“There’s something to be said for quieter activism that just puts an idea or an image in front of you and lets you marinate in the feeling of that.“
Minna did cover the rent. Her career grew and she’s been painting full-time ever since. Of course, there were some steep learning curves as Minna learned that art as a passion is quite different to art as a career. New expectations and pressures arise.
“When you’re a full-time artist, like any freelancer really, it can be hard to switch off from what you’re doing. It can start to feel like work because the reality is that it is your job. So there is more stress associated with it in that way. But at the end of the day, it’s a stress I’m happy to sit with, because I enjoy it enough that I don’t want to be doing anything else. I have a tendency to take on too many projects and struggle with saying no to things – I get excited about projects, overwork and exhaust myself. I’ve realised I need to give myself more time to complete projects, and a lot more rest time.”
In the lead-up to her November 2022 solo show at Byron Bay’s Yeah Nice Gallery, Minna is working from morning to late at night – long, challenging days born of necessity, and a practice she doesn’t recommend. She’s still working on carving out more time for herself to recharge and slow down.
“I’ve gone into my paint cave. I don’t do much else. I get up pretty early, and have a coffee – the only regular thing I do that’s not painting is exercise. If I can go for a run, I’m happy. To be honest I haven’t left myself enough time to paint this exhibition. Working these kinds of days isn’t really sustainable. Ideally, I’d start my days a little later and finish earlier so I have time for the things that recharge me – seeing friends or going away and camping. I’ve promised to make more time for myself and maintain a more sustainable balance next year.”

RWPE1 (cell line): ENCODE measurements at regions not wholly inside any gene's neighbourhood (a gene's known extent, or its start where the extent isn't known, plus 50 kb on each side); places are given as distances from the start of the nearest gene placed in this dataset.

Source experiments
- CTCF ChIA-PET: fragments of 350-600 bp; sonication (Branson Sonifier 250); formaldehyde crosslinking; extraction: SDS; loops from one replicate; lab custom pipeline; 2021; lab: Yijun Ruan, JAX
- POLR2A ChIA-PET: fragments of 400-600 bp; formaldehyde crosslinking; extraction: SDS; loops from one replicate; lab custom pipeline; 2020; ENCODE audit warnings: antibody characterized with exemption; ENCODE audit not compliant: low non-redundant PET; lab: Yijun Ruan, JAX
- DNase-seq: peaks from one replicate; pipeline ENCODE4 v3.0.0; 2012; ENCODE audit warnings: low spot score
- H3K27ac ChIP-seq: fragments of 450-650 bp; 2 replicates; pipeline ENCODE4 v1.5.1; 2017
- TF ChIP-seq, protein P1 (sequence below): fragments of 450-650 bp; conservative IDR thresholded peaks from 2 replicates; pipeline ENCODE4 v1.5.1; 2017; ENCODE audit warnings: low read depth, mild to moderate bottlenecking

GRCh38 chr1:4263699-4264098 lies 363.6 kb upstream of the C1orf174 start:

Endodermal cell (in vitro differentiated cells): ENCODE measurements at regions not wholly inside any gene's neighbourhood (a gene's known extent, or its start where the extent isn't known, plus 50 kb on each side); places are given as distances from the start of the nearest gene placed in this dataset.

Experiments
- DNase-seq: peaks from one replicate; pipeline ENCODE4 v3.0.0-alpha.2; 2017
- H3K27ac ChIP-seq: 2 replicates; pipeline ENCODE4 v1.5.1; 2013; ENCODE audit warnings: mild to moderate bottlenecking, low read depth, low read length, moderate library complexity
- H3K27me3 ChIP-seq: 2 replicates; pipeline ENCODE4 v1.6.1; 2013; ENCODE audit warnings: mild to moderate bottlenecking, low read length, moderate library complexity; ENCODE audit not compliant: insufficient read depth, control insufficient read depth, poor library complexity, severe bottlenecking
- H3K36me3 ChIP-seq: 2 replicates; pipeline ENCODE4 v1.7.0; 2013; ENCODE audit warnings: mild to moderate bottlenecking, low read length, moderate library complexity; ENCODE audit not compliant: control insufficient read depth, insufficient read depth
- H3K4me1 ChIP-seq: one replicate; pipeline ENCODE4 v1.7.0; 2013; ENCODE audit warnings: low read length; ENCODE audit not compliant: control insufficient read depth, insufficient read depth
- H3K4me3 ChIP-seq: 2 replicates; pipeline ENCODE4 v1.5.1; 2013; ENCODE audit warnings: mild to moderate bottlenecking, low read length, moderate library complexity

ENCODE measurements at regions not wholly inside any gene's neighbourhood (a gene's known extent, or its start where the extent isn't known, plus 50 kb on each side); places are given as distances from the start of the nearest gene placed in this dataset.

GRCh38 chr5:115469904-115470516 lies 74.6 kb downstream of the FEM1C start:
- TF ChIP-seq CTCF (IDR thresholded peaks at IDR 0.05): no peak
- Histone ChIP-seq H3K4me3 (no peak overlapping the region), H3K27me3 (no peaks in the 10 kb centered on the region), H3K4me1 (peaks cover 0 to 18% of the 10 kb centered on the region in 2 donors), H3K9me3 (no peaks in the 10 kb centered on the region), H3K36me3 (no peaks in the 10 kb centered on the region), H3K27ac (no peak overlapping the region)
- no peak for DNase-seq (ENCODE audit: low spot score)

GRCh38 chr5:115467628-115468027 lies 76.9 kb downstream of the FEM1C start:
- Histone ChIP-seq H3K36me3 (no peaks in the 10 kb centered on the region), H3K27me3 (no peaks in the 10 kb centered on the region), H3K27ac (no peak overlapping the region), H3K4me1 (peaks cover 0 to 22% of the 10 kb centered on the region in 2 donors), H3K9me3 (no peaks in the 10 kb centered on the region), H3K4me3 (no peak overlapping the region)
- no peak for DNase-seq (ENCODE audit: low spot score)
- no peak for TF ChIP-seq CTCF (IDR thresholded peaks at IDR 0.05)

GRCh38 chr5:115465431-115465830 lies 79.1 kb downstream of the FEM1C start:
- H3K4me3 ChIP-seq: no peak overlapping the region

With nature as such an integral part of her work and source of inspiration, Minna takes time to connect with nature as often as she can. Currently splitting her time between Melbourne and Geelong, Minna finds pockets of nature while she dreams of getting back to regular hikes.
“Day to day I love walking and running. At the moment, I’m spending more time in Melbourne so I’ll run along Merri Creek or the Yarra three or four times a week. What I love most is camping and multi-day hikes. Walking slowly through nature is such a beautiful way to feel it and notice all the little things that are so easy to miss. I’m continuously blown away by the shapes, textures and forms I see in nature. Slowing down reveals so many amazing details like the patterns and colours in tree bark and the colours of rocks. It’s mind-blowing. Good painting inspiration.”
Minna hesitates to call herself a full-bore activist but hopes her artwork may act as a gentle form of activism by drawing people’s attention back to animals and the natural world during a time it needs our care and attention the most.
“I’m interested in environmental issues – always have been. I like and want to represent animals and the environment as a way to bring consciousness back to them at a time when that’s an important thing to do. I like the idea of gentle or quiet activism – I think all forms of activism are important and, honestly, the world of activism is like an ecosystem in itself. You need all types working together. But there’s something to be said for quieter activism that just puts an idea or an image in front of you and lets you marinate in the feeling of that.
Between communes with nature, Minna fills her creative tank by referencing her collection of art books depicting animals throughout cultures, history and artistic practices. She seeks new ideas outside her own medium and beyond the natural world.
“I love getting out to exhibitions and looking at what other artists are doing. Even when it’s totally different to what I’m doing, I find there are always so many ideas and inspiration to take away for my own practice.”